Opponents of the ordinance criticize it by asking where the city proposes that the homeless campers go? The underlying assumption is that by squatting in a city park, homeless individuals thereby obligate the city to provide them with someplace else to live. That is a poor precedent to set.

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On the Anaheim City Council’s agenda on September 24 was some good news amidst all the usual unpleasantness: the creation of Miraloma Park and Community Center. The city had its eye on a commercial property for some time, and moved to purchase it when it became available. According to the staff report, amenities will include:

Miraloma Park and Community Center in the City of Anaheim consisting of re-purpose the existing 4,312-square-foot building to create a Silver-level, LEED-certified community center with a multi-purpose room, classrooms, counseling offices, a kitchen, restrooms, a computer center, and a lounge. The project will also include a perimeter loop trail, a sloping skate plaza, an outdoor classroom plaza, a picnic and BBQ area, a multi-court/events plaza, an interactive water feature, a variety of play areas, native gardens, a vertical garden wall, storm/bio swales, solar canopies and a parking area.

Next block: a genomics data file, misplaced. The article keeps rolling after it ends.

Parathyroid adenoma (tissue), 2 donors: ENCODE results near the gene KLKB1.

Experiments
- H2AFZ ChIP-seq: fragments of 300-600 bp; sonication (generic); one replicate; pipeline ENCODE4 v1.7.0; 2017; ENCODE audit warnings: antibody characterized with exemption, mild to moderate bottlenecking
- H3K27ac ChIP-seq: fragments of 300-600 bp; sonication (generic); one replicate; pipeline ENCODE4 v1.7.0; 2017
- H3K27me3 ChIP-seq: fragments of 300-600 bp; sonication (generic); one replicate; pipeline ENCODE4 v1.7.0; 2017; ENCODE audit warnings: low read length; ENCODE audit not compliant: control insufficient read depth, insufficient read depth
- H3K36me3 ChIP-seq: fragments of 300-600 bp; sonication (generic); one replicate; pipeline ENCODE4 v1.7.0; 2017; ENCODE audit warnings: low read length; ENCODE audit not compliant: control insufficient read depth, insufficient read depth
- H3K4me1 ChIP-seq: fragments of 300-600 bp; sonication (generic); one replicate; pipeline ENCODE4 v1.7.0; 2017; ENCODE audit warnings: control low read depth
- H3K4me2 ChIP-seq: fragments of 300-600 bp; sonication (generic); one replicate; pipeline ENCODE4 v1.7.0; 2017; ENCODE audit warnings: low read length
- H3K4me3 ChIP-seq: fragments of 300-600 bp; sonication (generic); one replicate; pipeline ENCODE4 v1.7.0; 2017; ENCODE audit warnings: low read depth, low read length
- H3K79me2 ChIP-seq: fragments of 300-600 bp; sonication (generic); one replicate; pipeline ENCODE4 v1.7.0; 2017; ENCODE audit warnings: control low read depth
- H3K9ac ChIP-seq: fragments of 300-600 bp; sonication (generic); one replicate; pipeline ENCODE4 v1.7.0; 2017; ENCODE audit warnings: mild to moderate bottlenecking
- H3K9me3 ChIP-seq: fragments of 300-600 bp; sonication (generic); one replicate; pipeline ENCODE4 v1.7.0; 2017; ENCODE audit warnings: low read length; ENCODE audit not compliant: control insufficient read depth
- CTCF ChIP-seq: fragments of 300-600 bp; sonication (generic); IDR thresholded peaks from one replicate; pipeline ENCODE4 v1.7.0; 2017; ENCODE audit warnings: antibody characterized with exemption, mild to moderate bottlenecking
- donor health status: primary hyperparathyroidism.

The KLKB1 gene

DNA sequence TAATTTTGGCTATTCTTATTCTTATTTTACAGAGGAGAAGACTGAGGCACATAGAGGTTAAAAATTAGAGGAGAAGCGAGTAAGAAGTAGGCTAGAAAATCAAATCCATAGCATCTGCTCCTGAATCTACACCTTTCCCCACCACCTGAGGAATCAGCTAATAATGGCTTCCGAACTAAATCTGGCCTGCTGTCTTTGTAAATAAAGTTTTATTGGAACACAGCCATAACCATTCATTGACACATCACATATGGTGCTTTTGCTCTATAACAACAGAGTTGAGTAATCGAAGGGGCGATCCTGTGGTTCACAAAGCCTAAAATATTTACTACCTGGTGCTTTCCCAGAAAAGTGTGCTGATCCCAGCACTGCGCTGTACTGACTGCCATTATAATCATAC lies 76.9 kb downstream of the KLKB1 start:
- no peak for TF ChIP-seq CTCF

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I posted last week about the city’s report regarding the distribution of city services – a critical issue because a central contention of single-member council district advocates is that the flatlands are short-changed, an alleged situation that single-member districts will supposedly remedy (see the Magic Single-Member District Unicorn). Radical community group OCCORD has been the chief proponent of this view, even putting out a study purporting to rove this disparity.

Here’s a video clip from that August 13 council meeting in which Councilwoman Kris Murray engages staff in an illuminating exchange comparing the city’s study with the problematic OCCORD document:

This came over the transom yesterday from Anaheim Councilwoman Kris Murray:

Anaheim to Pursue Quality Rental Housing Program

City Committed to Ensuring Quality of Life for Most Vulnerable Residents

Just this week, Prevention Magazine listed Anaheim as 4th among the 25 Happiest, Healthiest Cities in America – ranking above Honolulu, Hawaii! Prevention Magazine evaluated 100 of the Nation’s largest cities based on 48 measures of health, happiness, and well-bring to find the healthiest, happiest cities in America. Their findings were based on well-researched facts, including access to green space, farmers’ markets, levels of disease, unemployment rates, and crime statistics.

Anaheim is a beautiful city with many wonderful attributes that reflect years of thoughtful planning and compassionate leadership – but there is still much work to be done to address some real challenges. Unfortunately, there are many residents in our community living in deplorable, substandard housing conditions. These residents are hardworking individuals and families being taken advantage of by disreputable landlords and left to live in dangerous conditions that violate state and city health and safety codes.